When Stealing Jake released through Tyndale’s pilot program in 2011, an author friend emailed me and very sincerely asked me the following question, “I am wondering why you went through Tyndale to publish a Kindle e-book, when you could have gone directly to Amazon.”

My shocked response went something along these lines:

                        Are. You. Kidding? My publisher is Tyndale House!

But then I realized my friend asked a valid question given the current hot trend of self-publishing e-books. After picking her question apart, I began to wonder if she wasn’t really asking why e-book only and not e-book and print book if I was going with a traditional publisher. Still a very compelling question, and one that is easily explained. Digital First is just what it implies: E-book first with the potential to go to print as market conditions warrant.

Since my debut novel was through Tyndale’s Digital First program and my second one is too, I don’t have a yardstick to measure e-book only publishing against print book publishing. But from conversations with friends who have print books out, one of the biggest differences might be how quickly e-books can go from contract to available for purchase. Stealing Jake was available for purchase less than three months after we signed the deal; Claiming Mariah in just over four months. Traditional print books generally take 12-18 months to hit the shelves from when they’re contracted. E-books are a great way for publishers to partner with emerging authors without printing, warehousing, and distributing tens of thousands of print books that might languish in boxes. Once an author has developed a fan base, there is always room to expand into the print market as well, which is much more cost-effective for a traditional publisher than for an author to pursue on her own. And what author doesn’t want her books published in every media available?

I don’t see e-books and print books as competition, but as complimentary to each other. Granted, as a reader, I had to be dragged kicking and screaming into the e-book age, thinking an e-book just wouldn’t give me the same cozy experience as a print book. But I’ve found that a well-crafted book is just as enjoyable regardless of the medium. When a book sucks me in, I don’t care if I’m turning print pages or clicking a little button to go to the next screen. All I care about is finding out what’s going to happen next. As a matter of fact, a few weeks after I’ve finished a great book, I can’t even remember if I read it on my Kindle or in paperback. All I remember is the story.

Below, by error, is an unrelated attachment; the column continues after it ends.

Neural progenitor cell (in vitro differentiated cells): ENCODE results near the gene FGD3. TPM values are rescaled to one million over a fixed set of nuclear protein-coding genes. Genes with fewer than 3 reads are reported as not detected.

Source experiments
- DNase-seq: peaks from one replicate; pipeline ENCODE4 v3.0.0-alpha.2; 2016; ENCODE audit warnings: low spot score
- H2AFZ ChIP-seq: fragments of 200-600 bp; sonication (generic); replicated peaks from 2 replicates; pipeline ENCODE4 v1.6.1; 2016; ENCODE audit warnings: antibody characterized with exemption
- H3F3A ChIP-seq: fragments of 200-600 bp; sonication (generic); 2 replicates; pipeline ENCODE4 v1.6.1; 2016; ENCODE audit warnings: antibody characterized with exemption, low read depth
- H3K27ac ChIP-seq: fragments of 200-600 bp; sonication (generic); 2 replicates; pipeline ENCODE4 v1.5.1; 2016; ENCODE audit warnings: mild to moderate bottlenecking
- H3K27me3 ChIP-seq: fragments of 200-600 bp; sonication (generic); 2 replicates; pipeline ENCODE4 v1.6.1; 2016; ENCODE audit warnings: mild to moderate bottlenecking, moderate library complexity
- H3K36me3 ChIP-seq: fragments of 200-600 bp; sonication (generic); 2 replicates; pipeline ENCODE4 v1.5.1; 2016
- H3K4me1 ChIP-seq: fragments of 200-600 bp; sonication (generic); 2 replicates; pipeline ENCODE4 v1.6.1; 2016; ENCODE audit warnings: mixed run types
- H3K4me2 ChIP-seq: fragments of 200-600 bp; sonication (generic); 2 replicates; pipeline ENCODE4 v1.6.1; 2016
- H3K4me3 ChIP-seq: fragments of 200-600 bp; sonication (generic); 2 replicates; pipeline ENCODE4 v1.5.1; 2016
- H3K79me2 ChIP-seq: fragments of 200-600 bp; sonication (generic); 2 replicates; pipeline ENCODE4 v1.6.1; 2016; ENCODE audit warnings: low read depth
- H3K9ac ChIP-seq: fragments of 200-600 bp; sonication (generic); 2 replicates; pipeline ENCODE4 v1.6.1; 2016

But even if I didn’t have dreams of seeing my books in print as well as e-books, the benefits of going with a well-established traditional publisher far outweigh striking out on my own.

-My publisher is Tyndale House Publishers. Uh, have I mentioned that already?

-My books are edited by Tyndale editors. They are awesome! The entire process is as smooth as silk.

-My covers are designed by Tyndale’s amazing cover designers. Gorgeous and very professional!

-Tyndale does all the work to get my books on Amazon, CBD, B&N, and Mobipocket. I don’t even want to think about the time involved to accomplish that.

-My books are backed by Tyndale’s good name. Whoa!

-Tyndale has marketing and publicity power. That I don’t have.

How much are those bullet points worth to me? I can’t even begin to measure each one. My fan base is small, but growing. Sure, my friends and family would support me if I self-published, but it’s extremely doubtful I could reach the number of people I’m reaching as a Tyndale author. Not impossible, of course, but still iffy.

Eighteen months have passed since my friend posed that question, and my answers are still the same. Well, except for the fact that I have a second e-book releasing from Tyndale in January 2013. And if anything, I love the cover of Claiming Mariah even more than my Stealing Jake cover, the editing is still top-notch, and the publicity team at Tyndale has gone above and beyond to come alongside and show me the ropes of marketing.